The new film, Mr. Holmes, is based on Mr. Cullin’s novel.
In the late 1940’s Sherlock Holmes (Ian McKellen) is 93 years old. Retired from detective work, he is content to live near the sea and enjoy his final years. His housekeeper, Mrs. Munro (Laura Linney) is a war widow with a precocious and curious son, Roger (Milo Parker). Roger develops a father/son like relationship with his mother’s boss, in spite of his mother’s fears. Roger also helps Sherlock to remember the case that ended his career.
Thirty years before, Sherlock was approached by Thomas Kelmot (Patrick Kennedy). His wife, Ann (Hattie Morahan) has changed since her two miscarriages. He wants Sherlock to follow his wife and figure out why Ann is not the woman that she was. Can Roger help Sherlock to remember the case and maintain his faculties as long as he can?
I was excited to see this movie. Sherlock Holmes is a character that is very much a fabric of our culture. But more often than not, he is seen in his younger days, not as a man who knows that the clock is ticking. To be honest, the movie was a little slow for me. While I enjoyed the relationships between the characters and the marked different between the two periods in Holmes’s life that the film explores, it was not what I hoped it would be.
Jim Carrey is known for a certain style of acting. That type of acting is not known to be serious or dramatic. That does not mean he has tried.
In 1998, he starred in The Truman Show. Truman Burbank (Jim Carrey) thinks that he lives an average life. He is married to Meryl (Laura Linney) and has a successful career in the insurance industry. But what he doesn’t know is that he is the subject of a decades long reality show where everyone else around him are paid actors. When does find out, he does everything in his power to escape the facade that is his life.
I genuinely like this movie. Carrey as Truman is a very honest, believable character. The movie also is an interesting statement on what was then the burgeoning reality TV genre.
Two years later, he tried an aww shucks, Jimmy Stewart type of role in The Majestic. Peter Appleton (Jim Carrey) is writer blacklisted in Hollywood in 1951. He looses his memory in a car accident and ends up in a small town where the denizens that he is believed to be a member of the community that was thought to be missing or dead.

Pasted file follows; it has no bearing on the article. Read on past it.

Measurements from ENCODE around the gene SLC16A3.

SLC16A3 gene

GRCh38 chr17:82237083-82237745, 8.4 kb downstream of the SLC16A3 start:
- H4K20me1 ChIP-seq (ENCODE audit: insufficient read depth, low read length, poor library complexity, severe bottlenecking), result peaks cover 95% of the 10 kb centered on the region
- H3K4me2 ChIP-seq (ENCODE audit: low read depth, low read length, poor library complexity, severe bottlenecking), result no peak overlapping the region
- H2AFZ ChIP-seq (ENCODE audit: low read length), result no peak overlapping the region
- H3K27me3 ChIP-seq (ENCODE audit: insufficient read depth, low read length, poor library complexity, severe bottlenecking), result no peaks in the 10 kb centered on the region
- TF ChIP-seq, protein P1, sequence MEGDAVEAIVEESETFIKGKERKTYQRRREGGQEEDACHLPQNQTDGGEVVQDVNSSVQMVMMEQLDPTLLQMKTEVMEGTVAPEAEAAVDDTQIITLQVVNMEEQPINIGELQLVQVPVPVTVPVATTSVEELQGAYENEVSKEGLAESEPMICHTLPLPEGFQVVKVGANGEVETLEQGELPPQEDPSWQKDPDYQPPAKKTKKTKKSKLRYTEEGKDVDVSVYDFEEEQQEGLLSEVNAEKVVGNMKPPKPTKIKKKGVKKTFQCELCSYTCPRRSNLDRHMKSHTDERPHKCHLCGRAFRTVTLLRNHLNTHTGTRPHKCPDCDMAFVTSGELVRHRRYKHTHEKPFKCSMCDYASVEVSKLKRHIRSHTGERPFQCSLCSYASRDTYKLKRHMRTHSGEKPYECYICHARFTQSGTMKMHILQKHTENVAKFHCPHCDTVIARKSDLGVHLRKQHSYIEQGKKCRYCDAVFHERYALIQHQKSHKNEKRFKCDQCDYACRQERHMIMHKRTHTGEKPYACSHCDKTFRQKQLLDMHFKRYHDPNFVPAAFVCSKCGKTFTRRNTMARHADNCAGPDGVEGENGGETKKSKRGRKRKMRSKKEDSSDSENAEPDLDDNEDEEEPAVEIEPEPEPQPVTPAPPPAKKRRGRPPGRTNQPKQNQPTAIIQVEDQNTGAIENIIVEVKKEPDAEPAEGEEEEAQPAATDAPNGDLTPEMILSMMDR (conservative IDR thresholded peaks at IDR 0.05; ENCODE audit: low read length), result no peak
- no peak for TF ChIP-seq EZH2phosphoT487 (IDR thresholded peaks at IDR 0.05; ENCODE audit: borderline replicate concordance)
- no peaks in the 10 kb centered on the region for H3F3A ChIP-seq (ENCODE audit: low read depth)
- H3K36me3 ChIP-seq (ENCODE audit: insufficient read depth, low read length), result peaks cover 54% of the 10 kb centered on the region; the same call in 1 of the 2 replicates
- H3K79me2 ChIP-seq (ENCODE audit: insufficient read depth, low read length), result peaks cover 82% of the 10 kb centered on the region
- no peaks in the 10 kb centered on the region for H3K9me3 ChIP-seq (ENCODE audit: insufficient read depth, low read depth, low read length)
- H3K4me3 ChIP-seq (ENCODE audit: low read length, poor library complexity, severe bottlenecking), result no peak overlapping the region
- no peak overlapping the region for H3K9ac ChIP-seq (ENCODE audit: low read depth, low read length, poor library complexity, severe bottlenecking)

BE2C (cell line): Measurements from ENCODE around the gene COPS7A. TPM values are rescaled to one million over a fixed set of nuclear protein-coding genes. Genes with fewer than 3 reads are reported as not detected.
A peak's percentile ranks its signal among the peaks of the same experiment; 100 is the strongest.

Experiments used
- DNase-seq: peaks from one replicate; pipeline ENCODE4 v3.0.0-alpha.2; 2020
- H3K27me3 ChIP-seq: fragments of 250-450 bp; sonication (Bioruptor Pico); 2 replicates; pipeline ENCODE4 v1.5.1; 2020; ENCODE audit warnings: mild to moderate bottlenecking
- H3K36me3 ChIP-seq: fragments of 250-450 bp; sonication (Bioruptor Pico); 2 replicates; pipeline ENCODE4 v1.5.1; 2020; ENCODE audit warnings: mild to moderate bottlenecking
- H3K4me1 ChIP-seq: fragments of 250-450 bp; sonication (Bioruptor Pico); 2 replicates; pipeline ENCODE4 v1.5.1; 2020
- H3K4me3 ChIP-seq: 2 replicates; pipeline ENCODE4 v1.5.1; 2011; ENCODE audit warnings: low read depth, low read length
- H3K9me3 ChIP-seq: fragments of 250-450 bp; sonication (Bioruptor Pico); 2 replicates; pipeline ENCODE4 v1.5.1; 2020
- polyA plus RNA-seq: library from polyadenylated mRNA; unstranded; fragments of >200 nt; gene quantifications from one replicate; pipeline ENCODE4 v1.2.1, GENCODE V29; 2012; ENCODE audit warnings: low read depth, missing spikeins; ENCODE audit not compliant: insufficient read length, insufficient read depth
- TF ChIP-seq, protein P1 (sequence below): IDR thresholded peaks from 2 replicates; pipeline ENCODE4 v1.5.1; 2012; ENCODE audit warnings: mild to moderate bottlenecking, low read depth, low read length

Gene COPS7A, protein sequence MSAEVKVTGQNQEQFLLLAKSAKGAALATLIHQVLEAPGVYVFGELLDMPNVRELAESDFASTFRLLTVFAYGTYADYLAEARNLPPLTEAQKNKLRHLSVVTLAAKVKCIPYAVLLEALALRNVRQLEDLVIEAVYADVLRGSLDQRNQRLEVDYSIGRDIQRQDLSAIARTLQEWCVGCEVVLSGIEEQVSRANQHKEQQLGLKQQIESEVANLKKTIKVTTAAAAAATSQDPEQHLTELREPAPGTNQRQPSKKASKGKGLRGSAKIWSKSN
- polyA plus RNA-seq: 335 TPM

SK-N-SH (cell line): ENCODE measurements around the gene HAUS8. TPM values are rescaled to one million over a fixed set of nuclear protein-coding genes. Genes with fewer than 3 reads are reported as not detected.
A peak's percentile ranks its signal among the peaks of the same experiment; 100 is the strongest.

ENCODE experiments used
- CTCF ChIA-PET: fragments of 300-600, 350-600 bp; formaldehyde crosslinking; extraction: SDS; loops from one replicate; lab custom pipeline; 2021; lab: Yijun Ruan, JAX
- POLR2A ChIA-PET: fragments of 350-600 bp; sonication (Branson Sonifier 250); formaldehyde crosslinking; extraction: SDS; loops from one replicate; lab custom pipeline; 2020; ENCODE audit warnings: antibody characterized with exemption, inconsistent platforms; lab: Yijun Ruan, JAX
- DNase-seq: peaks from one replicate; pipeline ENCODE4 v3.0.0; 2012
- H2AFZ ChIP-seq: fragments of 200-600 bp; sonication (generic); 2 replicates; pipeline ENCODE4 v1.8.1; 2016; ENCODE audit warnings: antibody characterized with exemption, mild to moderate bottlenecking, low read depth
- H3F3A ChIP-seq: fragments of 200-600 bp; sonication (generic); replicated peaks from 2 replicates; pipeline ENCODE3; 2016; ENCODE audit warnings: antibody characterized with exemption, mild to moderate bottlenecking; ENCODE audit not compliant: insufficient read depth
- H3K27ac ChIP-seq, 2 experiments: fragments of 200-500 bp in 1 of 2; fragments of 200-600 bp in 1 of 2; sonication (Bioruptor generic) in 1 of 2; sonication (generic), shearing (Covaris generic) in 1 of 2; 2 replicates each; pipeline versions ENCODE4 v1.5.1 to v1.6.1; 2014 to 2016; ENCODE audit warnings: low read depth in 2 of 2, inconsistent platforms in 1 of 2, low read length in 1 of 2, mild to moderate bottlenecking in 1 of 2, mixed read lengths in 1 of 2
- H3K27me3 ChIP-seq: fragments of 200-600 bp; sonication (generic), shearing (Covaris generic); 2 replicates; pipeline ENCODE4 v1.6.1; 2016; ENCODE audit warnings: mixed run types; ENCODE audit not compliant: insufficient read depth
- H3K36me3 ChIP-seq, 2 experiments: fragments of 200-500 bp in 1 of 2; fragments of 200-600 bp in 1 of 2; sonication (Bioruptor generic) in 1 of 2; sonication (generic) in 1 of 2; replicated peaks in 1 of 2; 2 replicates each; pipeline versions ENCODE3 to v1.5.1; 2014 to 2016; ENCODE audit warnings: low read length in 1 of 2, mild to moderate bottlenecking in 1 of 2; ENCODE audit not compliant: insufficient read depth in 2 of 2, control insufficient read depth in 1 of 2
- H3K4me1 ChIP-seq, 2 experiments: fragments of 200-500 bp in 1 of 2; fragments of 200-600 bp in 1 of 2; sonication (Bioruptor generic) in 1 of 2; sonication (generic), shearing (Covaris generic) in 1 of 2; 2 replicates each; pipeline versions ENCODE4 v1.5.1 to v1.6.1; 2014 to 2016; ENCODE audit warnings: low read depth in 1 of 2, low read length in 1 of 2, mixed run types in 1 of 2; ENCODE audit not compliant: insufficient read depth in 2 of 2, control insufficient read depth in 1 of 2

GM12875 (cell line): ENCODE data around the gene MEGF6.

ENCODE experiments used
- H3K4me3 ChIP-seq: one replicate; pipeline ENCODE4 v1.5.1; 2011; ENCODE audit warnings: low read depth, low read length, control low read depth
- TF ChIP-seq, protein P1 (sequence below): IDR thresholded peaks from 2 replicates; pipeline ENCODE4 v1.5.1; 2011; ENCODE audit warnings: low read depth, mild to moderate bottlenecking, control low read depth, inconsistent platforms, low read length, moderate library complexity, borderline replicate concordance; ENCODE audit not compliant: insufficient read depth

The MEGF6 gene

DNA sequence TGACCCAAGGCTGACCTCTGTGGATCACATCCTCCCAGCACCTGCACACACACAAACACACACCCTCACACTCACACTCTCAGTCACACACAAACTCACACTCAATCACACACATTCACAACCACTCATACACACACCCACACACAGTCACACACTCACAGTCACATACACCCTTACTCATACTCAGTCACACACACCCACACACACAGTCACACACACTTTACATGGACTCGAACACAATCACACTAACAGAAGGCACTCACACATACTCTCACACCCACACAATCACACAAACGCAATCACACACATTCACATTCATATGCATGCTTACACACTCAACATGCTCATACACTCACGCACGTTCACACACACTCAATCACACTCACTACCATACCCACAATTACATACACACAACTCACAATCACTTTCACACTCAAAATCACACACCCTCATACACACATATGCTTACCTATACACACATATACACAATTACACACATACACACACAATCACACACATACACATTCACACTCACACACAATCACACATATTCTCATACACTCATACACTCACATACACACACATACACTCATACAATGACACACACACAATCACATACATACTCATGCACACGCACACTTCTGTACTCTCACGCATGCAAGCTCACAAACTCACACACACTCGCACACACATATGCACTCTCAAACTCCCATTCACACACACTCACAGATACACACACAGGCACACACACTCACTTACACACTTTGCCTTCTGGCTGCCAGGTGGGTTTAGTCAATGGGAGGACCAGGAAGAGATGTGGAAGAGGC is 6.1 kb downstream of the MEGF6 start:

This movie is a throwback to classic Hollywood. It’s simple and sweet, but slightly on the boring side.
If I was to recommend one, I would recommend The Truman Show.
The 2000 film adaptation of the novel stars Gillian Anderson as Lily Bart. She is the star of the social scene, but foolish when it comes to financial matters. She turns down several marriage offers and has a will they or wont they flirtation with Lawrence Selden (Eric Stoltz). When she innocently accepts money from Gus Trenor (Dan Akroyd), who is married to her best friend Judy (Penny Downie), her social standing begins to fall.
I saw this movie for the first time last night and though I have yet to read the book, I will do so shortly. Edith Wharton, in this novel is a feminist. She writes about upper class women, who in the early 20th century were expected to marry. Education beyond a certain point and a career was out of the question. Lily is unmarried; a woman’s reputation or lack there of, especially a unmarried woman’s reputation at that time could be her best friend or her worst enemy. Anderson who is best known for her role as Dana Scully on the X-Files, completely breaks with the iconic sci-fi character to play a woman whose life spirals out of control.
The supporting cast includes Jodhi May, Elizabeth McGovern, Laura Linney and Anthony LaPaglia.
Hyde Park on Hudson is an interesting movie. It tells the story of the weekend in 1939 when the King And Queen Of England visit Franklin Delano Roosevelt and in a way, is an unofficial sequel to The Kings Speech.
Daisy (Laura Linney) is a distant cousin to Franklin Delano Roosevelt (Bill Murray) and is invited to keep him company. They soon embark on an affair.
With the war in Europe become a bigger issue every day, the King and Queen Of England (Samuel West & Olivia Coleman) come to visit and persuade FDR to get invoved in the war.
The movie is a slow burn, but its certainly a different, especially for Bill Murray.